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Virology. 1990 Sep;178(1):81-91.

Vaccinia virus induces cell fusion at acid pH and this activity is mediated by the N-terminus of the 14-kDa virus envelope protein.

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Department of Biochemistry, SUNY Health Science Center, Brooklyn 11203.


The mechanism by which the large-size poxviruses enter animal cells is not known. In this investigation we show that acid pH treatment of wild-type vaccinia virus-infected cells triggers strong fusion of cells in culture, with an optimum at pH 4.8. We have identified the virus-induced fusion protein as a 14-kDa envelope protein, based on the ability of a 14-kDa specific monoclonal antibody (mAbC3) to block vaccinia virus-induced fusion-from-within and fusion-from-without. We provide genetic evidence for a role of the 14-kDa protein in cell fusion, since insertion of the 14-kDa encoding gene into the genome of nonfusogenic mutant viruses generates heterozygous viruses that now acquire acid pH-dependent fusion activity. DNA sequence analyses of the 14-kDa encoding gene of the mutant viruses, 65-16 and 101-14, reveal N-terminal deletions of 46 and 10 amino acids, respectively. These deletions remove a small hydrophobic region at the N-terminus of the 14-kDa protein and prevent fusion. Our findings demonstrate that vaccinia virus can induce strong fusion of cells in culture at acid pH implying some entry of the virus by endocytosis, that the 14-kDa virus envelope protein is the fusogenic protein, and that the N-terminal proximal region is involved in fusion.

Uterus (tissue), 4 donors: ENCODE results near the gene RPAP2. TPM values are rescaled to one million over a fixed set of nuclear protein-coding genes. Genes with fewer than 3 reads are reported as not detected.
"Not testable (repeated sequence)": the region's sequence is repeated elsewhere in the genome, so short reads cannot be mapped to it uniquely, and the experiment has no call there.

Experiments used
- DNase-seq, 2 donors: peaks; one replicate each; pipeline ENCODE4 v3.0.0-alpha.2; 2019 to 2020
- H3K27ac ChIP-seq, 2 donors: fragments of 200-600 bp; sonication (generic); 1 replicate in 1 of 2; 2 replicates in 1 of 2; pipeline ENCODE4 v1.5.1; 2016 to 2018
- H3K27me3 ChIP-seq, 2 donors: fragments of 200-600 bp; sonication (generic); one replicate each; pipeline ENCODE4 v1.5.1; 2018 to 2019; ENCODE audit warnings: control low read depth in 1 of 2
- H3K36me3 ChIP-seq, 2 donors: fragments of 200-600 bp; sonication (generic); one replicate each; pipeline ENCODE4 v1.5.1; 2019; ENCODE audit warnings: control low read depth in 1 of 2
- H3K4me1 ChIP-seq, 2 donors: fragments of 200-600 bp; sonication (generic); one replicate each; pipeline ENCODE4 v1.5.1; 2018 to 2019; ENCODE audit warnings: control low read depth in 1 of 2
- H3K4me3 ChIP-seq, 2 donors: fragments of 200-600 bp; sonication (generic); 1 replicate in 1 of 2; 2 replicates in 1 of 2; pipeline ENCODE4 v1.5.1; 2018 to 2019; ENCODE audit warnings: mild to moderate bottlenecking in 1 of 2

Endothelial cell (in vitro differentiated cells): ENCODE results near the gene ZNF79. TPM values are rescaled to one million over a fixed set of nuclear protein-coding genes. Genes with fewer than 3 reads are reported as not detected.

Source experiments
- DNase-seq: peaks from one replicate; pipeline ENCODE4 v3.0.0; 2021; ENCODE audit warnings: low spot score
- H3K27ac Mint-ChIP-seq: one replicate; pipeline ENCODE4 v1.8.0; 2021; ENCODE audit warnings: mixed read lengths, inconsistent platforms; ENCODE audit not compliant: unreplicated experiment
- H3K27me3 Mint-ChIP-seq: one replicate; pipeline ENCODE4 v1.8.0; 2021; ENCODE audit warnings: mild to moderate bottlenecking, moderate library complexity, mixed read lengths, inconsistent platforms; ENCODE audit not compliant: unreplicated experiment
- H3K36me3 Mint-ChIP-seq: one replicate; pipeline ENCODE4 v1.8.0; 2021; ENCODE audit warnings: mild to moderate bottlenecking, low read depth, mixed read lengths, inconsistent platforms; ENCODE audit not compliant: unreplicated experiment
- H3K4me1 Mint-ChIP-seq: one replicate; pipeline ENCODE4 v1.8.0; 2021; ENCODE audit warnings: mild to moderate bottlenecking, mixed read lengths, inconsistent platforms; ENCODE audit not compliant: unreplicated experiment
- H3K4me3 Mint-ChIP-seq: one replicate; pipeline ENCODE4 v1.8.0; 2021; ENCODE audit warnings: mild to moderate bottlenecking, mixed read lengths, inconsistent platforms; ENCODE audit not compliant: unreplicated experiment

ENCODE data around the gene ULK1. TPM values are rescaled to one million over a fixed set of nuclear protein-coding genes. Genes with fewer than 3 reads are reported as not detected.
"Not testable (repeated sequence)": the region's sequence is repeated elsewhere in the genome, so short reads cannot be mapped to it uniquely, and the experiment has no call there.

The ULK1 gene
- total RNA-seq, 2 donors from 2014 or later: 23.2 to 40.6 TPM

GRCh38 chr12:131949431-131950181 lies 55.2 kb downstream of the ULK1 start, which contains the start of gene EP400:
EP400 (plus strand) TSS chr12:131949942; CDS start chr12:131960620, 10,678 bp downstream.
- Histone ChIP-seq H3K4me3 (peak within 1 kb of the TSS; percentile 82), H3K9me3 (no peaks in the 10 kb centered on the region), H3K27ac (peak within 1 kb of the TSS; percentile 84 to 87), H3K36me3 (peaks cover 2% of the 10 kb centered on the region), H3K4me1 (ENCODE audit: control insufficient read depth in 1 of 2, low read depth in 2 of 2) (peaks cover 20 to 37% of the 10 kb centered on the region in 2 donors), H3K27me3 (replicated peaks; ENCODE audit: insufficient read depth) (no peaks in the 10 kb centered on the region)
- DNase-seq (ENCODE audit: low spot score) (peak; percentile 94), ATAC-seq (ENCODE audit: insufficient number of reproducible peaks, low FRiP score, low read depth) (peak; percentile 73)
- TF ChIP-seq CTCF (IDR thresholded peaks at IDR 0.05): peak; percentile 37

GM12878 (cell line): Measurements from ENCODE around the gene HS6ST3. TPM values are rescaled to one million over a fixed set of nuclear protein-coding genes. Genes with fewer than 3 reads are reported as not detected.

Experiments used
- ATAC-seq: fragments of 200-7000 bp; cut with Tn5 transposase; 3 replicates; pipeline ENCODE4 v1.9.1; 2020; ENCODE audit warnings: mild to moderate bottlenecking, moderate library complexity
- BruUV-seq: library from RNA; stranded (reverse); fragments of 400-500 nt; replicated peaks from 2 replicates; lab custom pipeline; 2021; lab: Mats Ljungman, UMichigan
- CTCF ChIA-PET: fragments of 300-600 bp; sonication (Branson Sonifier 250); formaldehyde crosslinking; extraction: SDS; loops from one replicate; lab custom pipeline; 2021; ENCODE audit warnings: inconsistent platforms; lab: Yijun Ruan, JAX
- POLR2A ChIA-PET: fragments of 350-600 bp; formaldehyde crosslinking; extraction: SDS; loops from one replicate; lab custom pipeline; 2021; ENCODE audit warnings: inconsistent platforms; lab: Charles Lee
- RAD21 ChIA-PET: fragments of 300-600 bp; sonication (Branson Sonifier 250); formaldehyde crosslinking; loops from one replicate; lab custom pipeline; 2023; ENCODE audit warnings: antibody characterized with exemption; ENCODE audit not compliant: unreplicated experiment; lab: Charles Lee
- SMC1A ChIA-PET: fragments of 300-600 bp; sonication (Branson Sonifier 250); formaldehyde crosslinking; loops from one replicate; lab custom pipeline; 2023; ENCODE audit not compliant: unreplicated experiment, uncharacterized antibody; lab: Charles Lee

[Indexed for MEDLINE]

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